This bull was sought out ahead of time. He was a troublemaker, so to speak. He had broken free from the rest of the herd and was picking fights with other buffs on the other side of the fence. He had broken a few fence areas and the land owner warned us that he was aggressive. Jason and Zirk were armed with a .500 Jeffrey and I was armed with a Sony HandyCam and a cautious disposition. It was about 30 minutes before we walked our way to the fenceline and started hearing rustling in the bushes.
We walked in a single file line along the road, cautiously approaching the fence and keeping our eyes to the brush. Zirk was in the lead, with Dad and Jason close behind clasping their guns carefully with the sun high and warm directly above. There was a large group of buffalo 25 yards behind the fence line, watching us carefully. We stopped a moment to watch an oblivious ostrich trot around and provide a quick chuckle, as we awed at the buffalo herd and wondered what exactly they were waiting for. The aggressive buffalo wasn't yet keen to our advances but was keeping himself hidden quite well. This buffalo wasn't afraid of anyone, if he saw us closing in it would be a quick draw showdown and a test of nerve. At this point, I was recording every step. This was day 1, I was still taking in the scenery and grinning at the sight of red dust puffing up off each boot step. My inner dialogue rambled "We're in Africa man, finally back... can't wait to start taking down some game... eating more of that meat and tossing back some beers after a long day"... my mind was everywhere. That's when we were quickly shaken back to reality. Without warning, the sound of grinding metal fence precedes a playfully angry cape buffalo as he taunts his former herd across the fence. The sound can only be compared to running down the sidewalk with a stick in your hand, dragging the stick along a chainlink fence. BBRRRRRIINGGGGGGG!! STOMP STOMP BRRRRIIINGGGG!!! Zirk, in the lead, quickly tosses his arm back as if we're about to fly in to the dashboard as he slams on the brakes. We quickly fall back to the line of bushes at our left and watch the buff charge down the fenceline to our right, 20 yards in front of us, charging and crushing his way down the line. There's footage of his charge, and an unidentified "oh shit.." is heard among the rattling of the barbed wire fence.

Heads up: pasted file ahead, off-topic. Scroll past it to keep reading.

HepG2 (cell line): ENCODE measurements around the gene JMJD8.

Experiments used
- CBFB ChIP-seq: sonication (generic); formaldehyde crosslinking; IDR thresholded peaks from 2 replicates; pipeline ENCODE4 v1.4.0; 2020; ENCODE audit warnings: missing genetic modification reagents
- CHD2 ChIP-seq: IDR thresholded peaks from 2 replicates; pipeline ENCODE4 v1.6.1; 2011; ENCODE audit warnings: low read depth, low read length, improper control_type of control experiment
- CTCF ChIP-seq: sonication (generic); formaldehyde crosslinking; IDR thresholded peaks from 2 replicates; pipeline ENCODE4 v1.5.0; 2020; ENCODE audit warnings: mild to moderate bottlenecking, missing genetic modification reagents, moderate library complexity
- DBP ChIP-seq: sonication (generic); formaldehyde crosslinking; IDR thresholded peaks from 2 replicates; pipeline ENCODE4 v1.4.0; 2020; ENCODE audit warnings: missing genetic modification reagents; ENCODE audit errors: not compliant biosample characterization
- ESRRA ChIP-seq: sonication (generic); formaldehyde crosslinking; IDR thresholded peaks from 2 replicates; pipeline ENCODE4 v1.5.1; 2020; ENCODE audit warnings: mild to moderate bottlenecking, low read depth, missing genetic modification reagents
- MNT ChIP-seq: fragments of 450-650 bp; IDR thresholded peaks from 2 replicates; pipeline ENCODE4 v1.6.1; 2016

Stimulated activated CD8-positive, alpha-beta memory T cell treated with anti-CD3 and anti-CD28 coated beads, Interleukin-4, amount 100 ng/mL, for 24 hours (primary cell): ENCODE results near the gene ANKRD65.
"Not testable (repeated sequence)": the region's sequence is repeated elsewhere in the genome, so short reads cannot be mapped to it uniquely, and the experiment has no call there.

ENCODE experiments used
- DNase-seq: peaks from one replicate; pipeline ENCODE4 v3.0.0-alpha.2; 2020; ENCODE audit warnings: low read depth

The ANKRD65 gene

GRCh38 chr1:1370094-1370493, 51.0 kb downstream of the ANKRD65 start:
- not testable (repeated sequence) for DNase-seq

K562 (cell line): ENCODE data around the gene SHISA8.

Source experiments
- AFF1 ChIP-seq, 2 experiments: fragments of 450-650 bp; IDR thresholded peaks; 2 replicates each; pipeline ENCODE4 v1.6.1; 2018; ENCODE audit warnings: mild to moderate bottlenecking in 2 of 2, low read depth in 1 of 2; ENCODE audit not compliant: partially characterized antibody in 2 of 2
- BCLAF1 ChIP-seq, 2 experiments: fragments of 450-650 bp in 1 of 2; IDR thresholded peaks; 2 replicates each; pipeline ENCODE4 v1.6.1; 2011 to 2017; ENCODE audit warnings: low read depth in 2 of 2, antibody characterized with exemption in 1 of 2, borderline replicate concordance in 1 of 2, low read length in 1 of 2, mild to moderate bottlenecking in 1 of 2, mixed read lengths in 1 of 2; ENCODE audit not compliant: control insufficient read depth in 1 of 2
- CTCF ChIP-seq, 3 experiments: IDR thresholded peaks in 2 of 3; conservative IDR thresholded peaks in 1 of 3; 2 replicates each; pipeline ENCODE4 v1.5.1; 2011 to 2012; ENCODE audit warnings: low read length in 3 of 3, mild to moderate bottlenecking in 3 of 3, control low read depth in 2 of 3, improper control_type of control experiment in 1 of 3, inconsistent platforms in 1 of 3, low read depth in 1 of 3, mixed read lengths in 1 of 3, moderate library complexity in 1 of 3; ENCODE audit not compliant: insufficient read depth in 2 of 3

At this point we're ready, the buffalo charges out of view and Dad is quickly up on the shooting sticks waiting for his thundering return. Minutes pass, the buffalo continues on out of sight. Crap.
The next several hours are spent cruising along the back of the truck, spotting bits and pieces of the bull here and there, never a solid shot presenting itself. Morale is fading but we set this day aside only for buffalo, so we're confident we'll have our chance again. We finally return to the fenceline, and after a few seconds of cautious idling as he's spotted and drawn upon, the bull rushes out of the bushes and several cannon shots are fired at the beast. He's hit and he's hurt, but he turns the corner and we slowly follow suit. We spot the beast up on all fours, hiding and waiting, it's unsettling. He's 40 yards in, maybe, I can only see a horn tip. Jason's on him, ready to fire, but naturally waits for Dad to fire the merciful blow. We hop off the truck and carefully push through the bush as Dad fires another round, He's down. We march through the brush and approach the fallen beast, two more shots for insurance. Day one is in the bag.
We call over the crew and they bring the bucketloader to clear out the dense brush. A few minutes of pictures and congratulations and we slowly make our exit, tipping a hat one last time as the big buff meets the skinners knives and we're off to Free State.
07-18-2013, 10:01 AM #4
- Member of CSSA, NFA
- Hunted Canada, USA, Afghanistan
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Good write up, I can't wait to read more about it.
07-18-2013, 05:58 PM #5
- Member of NAHC Life Member, NRA Life Member,SCI, Buckmasters
- Hunted USA(from Coast to Coast and Alaska), Germany, South Africa, Canada
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Congrats to your Dad nice Buff! Good read keep it coming.Enjoy life now -- it has an expiration date.
After a long drive down to the Free State the day before, we awoke ready to hunt! After a quick breakfast at the lodge, we were off to the hunting grounds.